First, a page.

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The Runelords is that rare book that will remind you why you started reading fantasy in the first place. Much of the setting--and even some of the story--is conventional fantasy fare, but David Farland, aside from being a masterful storyteller, has built his world around a complex and thought-provoking social system involving the exchange of "endowments." Attributes such as stamina, grace, and wit are a currency: a vassal may help his lord by endowing him with all of his strength, for instance, and in turn the vassal comes under the lord's care as his "dedicate," too weak to even walk. A Runelord might have hundreds of such endowments, giving him superhuman senses and abilities, but he then must care for the hundreds that he has deprived of strength, or beauty, or sight.
Runelords excels because this novel idea is not mere window dressing--Farland uses it to explore fundamental questions of life and morality. The story's hero, the young Runelord Gaborn, struggles to define his role in this "shameful economy" while keeping his commitments to himself, to his people, to the woman he loves, and to the earth itself. We end up asking ourselves the same questions: Should you choose your friends based on insight or virtue? Is it better to be just or good? Competent fantasy lets you escape to adventure in faraway lands, but exceptional fantasy makes sure you have something to think about when you get back. Runelords accomplishes the latter. --Paul Hughes --This text refers to the Hardcover edition.
A developer of properties for the gaming industry and a science fiction author (Star Wars: The Courtship of Princess Leia) under his real name, Dave Wolverton, Farland once again proves himself a wizard at storytelling in this third installment of his epic fantasy series, The Runelords. Against a medieval-like diorama, Farland has established a social system around the magical exchange of "endowments" from vassals to lords. A Runelord might have thousands of endowments, acquiring attributes (vision, strength, stamina, beauty, grace, wit) from willing donors, who become weakened Dedicates, crippled by the loss yet a Runelord must care for those who make his superhuman abilities possible. The Runelords: The Sum of All Men (1998) introduced Mystarrian prince Gaborn Val Orden, a Runelord who battled the powerfully endowed, near-invincible Wolf Lord Raj Ahten. With Gaborn newly crowned Earth King, defeated archvillain Ahten renewed his attacks in Brotherhood of the Wolf (2000). Now Ahten, Gaborn and Gaborn's wife, Iome, return to face the Reavers, huge monsters with "crystalline teeth like scythes" that pose a grim threat to Ahten's empire. In his role as "mankind's protector," Gaborn, despite dwindling powers, senses the impending doom of an all-out Reaver war, and Averan, a wizardborn girl with magical insights into Reaver consciousness, aids his hunt for the creature hordes. This latest is certain to summon past readers of the series back to bookstores.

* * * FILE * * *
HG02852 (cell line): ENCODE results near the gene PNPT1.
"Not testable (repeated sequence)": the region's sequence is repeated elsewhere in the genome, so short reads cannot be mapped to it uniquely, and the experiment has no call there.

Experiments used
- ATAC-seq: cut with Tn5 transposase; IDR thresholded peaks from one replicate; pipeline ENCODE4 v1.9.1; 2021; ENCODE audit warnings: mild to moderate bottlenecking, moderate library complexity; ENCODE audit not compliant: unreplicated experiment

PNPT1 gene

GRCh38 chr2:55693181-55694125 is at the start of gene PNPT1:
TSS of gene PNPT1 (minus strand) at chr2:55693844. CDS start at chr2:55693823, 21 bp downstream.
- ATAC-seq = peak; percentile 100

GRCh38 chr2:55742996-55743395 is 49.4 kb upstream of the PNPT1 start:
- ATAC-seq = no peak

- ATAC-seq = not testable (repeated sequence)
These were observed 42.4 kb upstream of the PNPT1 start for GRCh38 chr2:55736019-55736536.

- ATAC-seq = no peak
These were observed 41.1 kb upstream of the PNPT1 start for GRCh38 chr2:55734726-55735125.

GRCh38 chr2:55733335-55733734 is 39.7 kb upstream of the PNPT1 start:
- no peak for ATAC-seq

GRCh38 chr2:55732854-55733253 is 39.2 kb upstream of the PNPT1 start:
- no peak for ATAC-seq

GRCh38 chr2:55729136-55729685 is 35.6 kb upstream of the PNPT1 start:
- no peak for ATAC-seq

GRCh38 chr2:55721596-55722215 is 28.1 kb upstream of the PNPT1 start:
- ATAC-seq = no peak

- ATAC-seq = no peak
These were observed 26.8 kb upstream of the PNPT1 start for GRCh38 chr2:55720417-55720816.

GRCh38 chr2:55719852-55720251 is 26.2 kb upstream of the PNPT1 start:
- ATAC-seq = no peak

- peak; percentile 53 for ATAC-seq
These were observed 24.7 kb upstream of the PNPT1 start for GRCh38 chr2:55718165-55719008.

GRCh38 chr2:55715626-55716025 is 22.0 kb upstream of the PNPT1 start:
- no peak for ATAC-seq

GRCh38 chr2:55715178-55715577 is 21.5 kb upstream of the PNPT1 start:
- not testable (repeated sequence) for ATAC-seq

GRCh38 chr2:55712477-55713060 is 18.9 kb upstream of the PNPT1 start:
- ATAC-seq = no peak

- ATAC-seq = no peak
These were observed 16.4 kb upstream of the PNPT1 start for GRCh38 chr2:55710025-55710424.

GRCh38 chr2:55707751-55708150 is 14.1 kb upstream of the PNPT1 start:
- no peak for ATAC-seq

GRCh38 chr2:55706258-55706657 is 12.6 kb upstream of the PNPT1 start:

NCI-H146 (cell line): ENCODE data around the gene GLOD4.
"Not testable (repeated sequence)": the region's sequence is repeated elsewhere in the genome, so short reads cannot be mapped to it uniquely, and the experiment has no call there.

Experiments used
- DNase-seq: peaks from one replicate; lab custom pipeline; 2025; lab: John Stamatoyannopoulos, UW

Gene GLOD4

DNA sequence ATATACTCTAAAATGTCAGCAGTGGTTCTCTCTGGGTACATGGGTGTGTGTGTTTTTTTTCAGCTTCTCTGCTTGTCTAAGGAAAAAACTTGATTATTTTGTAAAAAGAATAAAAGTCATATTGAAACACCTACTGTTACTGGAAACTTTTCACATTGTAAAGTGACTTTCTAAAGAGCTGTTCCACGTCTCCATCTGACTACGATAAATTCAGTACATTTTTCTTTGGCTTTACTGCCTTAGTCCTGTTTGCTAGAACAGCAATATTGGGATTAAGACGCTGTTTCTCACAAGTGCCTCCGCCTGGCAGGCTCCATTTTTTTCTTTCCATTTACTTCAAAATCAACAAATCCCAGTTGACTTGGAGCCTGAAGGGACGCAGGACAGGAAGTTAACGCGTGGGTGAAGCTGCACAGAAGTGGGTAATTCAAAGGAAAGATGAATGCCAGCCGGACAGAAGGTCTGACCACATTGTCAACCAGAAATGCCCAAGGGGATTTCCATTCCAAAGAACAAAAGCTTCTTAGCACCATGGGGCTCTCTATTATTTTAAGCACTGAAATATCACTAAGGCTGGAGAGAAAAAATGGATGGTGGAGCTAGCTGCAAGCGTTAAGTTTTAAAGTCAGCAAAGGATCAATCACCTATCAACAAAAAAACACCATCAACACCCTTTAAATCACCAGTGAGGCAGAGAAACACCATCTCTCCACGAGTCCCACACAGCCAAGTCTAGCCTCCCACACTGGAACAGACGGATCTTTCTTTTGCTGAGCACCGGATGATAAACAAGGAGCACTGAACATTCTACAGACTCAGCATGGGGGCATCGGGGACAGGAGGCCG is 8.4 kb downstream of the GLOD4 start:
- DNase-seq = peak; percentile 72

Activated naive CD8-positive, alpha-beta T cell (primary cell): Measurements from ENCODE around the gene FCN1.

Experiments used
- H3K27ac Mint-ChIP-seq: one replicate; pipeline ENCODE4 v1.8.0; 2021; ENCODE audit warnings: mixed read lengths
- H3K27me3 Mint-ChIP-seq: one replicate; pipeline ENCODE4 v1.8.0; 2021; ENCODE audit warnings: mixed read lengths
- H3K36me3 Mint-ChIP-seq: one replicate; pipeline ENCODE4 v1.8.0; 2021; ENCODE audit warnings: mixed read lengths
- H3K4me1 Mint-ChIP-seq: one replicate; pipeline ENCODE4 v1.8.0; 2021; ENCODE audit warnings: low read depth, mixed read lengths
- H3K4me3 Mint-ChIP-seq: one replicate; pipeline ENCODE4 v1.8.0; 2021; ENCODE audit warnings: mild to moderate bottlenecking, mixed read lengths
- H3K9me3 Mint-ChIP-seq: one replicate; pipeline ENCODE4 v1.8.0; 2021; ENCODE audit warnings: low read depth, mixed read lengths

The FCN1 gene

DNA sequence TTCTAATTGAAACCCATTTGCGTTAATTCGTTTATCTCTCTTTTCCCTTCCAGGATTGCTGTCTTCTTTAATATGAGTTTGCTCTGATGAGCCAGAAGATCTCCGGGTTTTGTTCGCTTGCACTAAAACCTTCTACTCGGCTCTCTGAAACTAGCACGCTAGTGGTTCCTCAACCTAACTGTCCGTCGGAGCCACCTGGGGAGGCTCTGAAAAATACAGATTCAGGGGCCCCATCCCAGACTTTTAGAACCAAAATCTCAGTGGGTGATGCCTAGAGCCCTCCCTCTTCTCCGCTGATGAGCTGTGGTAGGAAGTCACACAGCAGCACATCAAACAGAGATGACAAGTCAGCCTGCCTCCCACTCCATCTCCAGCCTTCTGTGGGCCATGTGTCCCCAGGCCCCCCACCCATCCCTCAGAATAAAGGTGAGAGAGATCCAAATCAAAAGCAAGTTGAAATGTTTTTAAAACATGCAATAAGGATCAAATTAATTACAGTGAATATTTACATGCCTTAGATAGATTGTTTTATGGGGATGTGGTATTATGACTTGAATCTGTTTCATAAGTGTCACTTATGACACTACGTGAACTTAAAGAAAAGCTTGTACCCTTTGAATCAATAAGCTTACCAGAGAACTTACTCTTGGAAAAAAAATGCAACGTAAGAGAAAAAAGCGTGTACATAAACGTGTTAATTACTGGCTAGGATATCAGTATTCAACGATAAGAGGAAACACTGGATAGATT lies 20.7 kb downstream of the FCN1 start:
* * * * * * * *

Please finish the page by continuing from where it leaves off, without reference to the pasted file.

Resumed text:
Copyright 2001 Cahners Business Information, Inc.See all Product Description
English is a mix of many languages but our simple forceful words about eating, fighting, and loving are firmly rooted in ancient Anglo Saxon history that few of us can relate but... Read morePublished on Aug. 16 2013 by Shamus
Anyone who likes traditonal Fantasy, be it Lord of the Rings, Shannara, or Recluse, will find this book dull. The story is fast paced... Read morePublished on Feb. 13 2004
Typical fantasy fare, though better suited to DAW publishers rather than Tor. I find this world's magic very interesting though.
Watch out for this guy. Read more
Review of The Runelords, by David Farland.
Having read the Runelords, I will review it and detail its components and rate them individually, and then seek to... Read more
The author has come up with an extremely unique, and quite fascinating way to handle magic ("endowments") in this novel. That premise alone kept me reading and reading. Read morePublished on Aug. 13 2003 by H. Alan Rosenberg
Yeah, like most epic/high fantasy this novel sports the 'ol Evilrulertakingovertheworldandcanonlybestoppedbylonefarmboy storyline, but Farland (which is NOT his real name) does... Read morePublished on June 16 2003 by B. Bly
Stop me if you've heard this one already. Okay, so there's this evil overlord, see. And he wants to take over the world, all right. Read morePublished on April 30 2003 by not4prophet
I found the concept of rulers of a land could take an aspect of one of their subjects and add it onto themselves to be absolutely fascinating both intriguing and terrifying at the... Read morePublished on April 11 2003 by General Pete